Wednesday, February 07, 2007

Axes and consoles

In Trondheim a young man asked, with much righteous indignation, what use we have of 8 million gamers. Can't all that energy be spent in better ways? I didn't answer directly, because I saw it could lead into a lecture far too long for the already overflowing timeframes of the meeting. I just talked about how society is full of surplus activities, and gaming is just one of those.

This is, however, the point. Gaming is a surplus activity, a leisure activity. If you are cold and out in the rain, you want an axe. A carpenter can build a house with an axe, and this is a smart skill to have. But once you have the house, you have the car, you have the fridge filled from the store, you have clothing, you have safety and what you need to maintain this in a reasonable future - once you have this, what are you to do with your axe? Go build another house? This is what we are doing today, filling up the planet with more and more of what is considered "real values", objects originally needed to cover immediate needs are turning into objects of status and pawns in social games.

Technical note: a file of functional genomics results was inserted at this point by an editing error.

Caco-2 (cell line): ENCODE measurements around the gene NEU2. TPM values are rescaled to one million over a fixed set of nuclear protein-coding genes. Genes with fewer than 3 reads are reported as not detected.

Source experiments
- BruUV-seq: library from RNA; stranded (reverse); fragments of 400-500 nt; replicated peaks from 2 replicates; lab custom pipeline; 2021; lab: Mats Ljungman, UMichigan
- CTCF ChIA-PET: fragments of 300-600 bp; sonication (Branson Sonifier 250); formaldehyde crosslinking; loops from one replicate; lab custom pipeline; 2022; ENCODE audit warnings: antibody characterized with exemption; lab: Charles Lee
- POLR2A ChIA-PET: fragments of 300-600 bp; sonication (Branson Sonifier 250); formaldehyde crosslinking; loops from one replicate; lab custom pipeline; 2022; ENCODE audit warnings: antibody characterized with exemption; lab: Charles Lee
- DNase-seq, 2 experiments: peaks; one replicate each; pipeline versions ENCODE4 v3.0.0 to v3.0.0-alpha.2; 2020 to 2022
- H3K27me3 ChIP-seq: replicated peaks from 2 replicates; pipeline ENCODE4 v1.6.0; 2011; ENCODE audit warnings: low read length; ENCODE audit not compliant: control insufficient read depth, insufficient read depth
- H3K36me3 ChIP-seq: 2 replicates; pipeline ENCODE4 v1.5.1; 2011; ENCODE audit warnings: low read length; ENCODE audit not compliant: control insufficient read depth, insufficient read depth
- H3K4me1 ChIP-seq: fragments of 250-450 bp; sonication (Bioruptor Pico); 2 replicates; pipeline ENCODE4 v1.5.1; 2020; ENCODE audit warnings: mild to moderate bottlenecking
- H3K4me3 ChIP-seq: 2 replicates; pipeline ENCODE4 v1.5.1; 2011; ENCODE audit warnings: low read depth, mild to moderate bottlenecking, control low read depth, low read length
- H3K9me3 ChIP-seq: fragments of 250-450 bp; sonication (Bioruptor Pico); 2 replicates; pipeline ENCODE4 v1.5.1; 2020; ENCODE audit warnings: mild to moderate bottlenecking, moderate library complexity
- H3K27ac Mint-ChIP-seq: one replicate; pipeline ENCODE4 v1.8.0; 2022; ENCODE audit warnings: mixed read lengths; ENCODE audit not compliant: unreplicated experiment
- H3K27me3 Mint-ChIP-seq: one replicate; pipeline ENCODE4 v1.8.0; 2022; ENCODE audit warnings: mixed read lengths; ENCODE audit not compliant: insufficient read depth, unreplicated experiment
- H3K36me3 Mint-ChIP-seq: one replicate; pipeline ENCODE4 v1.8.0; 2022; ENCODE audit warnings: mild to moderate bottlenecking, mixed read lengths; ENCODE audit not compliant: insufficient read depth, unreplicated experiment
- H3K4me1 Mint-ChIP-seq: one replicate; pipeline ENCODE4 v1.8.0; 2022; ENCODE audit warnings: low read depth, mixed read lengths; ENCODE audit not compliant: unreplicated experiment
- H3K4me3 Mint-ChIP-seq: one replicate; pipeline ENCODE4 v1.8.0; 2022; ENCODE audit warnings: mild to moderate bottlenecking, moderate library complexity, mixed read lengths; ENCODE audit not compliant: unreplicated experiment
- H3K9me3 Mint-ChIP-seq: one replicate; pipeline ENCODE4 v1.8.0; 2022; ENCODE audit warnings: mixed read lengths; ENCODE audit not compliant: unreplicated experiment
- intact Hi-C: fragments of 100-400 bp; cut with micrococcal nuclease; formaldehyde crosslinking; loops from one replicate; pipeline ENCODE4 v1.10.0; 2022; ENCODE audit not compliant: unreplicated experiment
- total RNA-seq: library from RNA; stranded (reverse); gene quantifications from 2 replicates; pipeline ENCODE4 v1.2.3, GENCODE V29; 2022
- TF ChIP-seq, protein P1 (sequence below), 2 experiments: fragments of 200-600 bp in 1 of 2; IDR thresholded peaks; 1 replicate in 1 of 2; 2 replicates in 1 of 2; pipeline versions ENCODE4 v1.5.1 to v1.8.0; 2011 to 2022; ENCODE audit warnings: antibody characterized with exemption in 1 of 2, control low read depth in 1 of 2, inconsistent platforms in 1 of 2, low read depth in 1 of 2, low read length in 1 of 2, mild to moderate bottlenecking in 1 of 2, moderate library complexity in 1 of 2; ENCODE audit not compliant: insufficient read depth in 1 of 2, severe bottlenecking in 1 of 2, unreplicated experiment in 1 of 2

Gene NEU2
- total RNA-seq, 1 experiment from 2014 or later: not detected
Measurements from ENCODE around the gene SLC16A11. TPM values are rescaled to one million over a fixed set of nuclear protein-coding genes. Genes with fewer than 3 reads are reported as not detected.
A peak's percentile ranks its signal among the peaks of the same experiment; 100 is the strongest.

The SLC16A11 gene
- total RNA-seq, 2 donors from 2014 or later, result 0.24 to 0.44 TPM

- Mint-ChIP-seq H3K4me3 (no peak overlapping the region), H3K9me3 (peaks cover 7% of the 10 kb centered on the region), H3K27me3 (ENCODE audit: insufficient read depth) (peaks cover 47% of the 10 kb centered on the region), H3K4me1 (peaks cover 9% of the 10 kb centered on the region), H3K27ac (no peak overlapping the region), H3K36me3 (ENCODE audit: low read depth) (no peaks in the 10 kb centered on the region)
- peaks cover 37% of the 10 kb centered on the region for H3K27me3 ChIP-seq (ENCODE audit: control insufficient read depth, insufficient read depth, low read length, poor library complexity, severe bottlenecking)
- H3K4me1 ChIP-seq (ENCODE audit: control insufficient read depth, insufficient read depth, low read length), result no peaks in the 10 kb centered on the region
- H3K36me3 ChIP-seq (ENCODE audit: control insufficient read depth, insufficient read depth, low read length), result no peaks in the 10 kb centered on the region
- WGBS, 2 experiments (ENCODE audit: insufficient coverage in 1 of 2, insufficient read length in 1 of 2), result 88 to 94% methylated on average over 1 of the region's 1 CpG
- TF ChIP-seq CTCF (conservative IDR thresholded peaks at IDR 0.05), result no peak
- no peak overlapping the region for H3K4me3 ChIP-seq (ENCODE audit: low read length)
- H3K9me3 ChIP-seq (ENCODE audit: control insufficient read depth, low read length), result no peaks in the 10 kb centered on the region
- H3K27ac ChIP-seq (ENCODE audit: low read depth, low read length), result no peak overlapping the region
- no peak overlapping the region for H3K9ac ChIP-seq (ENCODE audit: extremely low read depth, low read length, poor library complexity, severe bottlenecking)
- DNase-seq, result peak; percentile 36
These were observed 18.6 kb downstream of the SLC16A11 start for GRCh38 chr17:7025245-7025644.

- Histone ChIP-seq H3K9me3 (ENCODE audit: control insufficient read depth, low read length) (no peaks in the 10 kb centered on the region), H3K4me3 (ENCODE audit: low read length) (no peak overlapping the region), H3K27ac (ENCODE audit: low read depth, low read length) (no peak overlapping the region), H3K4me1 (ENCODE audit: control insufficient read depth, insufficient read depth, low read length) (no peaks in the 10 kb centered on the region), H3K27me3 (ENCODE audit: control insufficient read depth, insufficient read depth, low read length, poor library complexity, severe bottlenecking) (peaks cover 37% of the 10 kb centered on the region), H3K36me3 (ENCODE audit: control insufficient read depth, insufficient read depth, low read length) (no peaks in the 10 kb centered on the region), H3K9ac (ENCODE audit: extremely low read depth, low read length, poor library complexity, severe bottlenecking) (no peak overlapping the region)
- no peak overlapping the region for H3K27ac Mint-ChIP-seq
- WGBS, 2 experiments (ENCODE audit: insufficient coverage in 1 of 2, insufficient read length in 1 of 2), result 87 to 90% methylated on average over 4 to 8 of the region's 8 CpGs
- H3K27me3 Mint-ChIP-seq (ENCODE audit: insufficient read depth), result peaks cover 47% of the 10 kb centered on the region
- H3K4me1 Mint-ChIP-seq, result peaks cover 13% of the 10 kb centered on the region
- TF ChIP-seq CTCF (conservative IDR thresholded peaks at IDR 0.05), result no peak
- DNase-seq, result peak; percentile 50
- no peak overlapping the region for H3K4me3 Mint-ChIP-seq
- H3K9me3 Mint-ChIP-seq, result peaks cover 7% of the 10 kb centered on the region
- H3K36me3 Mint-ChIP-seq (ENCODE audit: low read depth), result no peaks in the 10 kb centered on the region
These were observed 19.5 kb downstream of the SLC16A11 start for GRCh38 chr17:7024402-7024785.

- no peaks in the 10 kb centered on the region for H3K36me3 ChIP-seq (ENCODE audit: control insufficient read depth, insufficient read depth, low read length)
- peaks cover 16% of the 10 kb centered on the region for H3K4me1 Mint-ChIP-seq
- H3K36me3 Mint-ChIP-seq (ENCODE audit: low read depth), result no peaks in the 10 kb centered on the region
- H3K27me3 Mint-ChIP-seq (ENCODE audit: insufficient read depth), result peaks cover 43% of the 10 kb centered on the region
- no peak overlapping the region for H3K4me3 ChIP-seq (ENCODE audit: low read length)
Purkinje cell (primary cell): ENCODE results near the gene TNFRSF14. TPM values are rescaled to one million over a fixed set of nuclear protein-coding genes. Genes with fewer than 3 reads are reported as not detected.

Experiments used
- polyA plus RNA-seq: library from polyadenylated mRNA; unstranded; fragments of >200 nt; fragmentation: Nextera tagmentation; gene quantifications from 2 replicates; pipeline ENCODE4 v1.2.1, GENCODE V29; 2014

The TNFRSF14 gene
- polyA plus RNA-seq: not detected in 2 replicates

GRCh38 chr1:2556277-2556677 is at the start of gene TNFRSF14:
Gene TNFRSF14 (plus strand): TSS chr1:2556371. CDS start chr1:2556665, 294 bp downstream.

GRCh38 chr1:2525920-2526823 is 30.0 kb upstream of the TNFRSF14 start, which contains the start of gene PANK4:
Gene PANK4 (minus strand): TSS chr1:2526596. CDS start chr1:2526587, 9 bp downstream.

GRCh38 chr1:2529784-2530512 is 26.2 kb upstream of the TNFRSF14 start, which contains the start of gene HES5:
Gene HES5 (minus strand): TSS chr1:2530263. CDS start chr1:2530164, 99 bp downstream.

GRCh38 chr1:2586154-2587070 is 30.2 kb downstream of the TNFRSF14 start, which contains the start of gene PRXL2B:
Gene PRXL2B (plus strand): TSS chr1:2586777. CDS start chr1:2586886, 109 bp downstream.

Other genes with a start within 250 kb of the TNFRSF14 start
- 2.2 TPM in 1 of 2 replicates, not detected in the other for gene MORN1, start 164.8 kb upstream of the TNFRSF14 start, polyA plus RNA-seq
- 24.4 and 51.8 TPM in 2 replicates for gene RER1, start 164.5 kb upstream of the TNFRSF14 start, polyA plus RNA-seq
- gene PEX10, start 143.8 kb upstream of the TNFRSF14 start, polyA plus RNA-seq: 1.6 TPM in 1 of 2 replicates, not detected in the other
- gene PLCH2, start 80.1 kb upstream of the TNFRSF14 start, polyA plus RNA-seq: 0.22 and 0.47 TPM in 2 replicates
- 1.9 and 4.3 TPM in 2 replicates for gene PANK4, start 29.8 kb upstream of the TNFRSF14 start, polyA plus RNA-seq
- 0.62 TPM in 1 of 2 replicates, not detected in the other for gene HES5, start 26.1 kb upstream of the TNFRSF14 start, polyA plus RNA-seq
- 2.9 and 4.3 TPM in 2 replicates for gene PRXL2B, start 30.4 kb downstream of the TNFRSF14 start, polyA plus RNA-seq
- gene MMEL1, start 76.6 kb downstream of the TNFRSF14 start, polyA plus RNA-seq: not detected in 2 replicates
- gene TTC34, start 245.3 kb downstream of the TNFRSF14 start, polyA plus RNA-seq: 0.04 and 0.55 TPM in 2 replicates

It is at this point that human society turns to other questions, other challenges and other past-times. We read and write fiction, we listen to music, we sit together and drink and exchange ideas, tell jokes and hang out. We watch movies, we go on vacations, we apply make-up and we knit pretty new gloves. What's the point? Why do we need the leisure time of billions? How many trees could we have cut down in the hours spent watching television? How many fields could we have planted? How many mountains could we have moved? How much medicine could we have produced if we could harness this wasted energy going into watching television and singing in choirs? Playing instruments badly, or growing orchids where they should never grow?

If we could harness this energy which goes into the leisure time, there would be no progress. While progress can be made through hardship and hard work, it also demands a certain level of slack. A society which has no slack may come up with some desperate measures for survival, but at the cost of other things we take for granted, like freedom, democracy, the right to make your own decisions. The moment everything must go into approved production, free choice is lost.

So, what are 8 million gamers good for? Nothing much. Just the same as writers, readers, philosophers, painters, gallery guests, dancers, athletes, sportsfans, filmmakers and cinemavisitors, chefs and gourmets or the fishermen patiently waiting for a fish to bite at the beach in Hudson River. They are here to spend some time doing something other than what is expected of them, to make room for new thoughts, ideas and opinions, to create diversity.

All we really need is an axe, and the skill to use it. The rest is luxury. I approve of such luxury.

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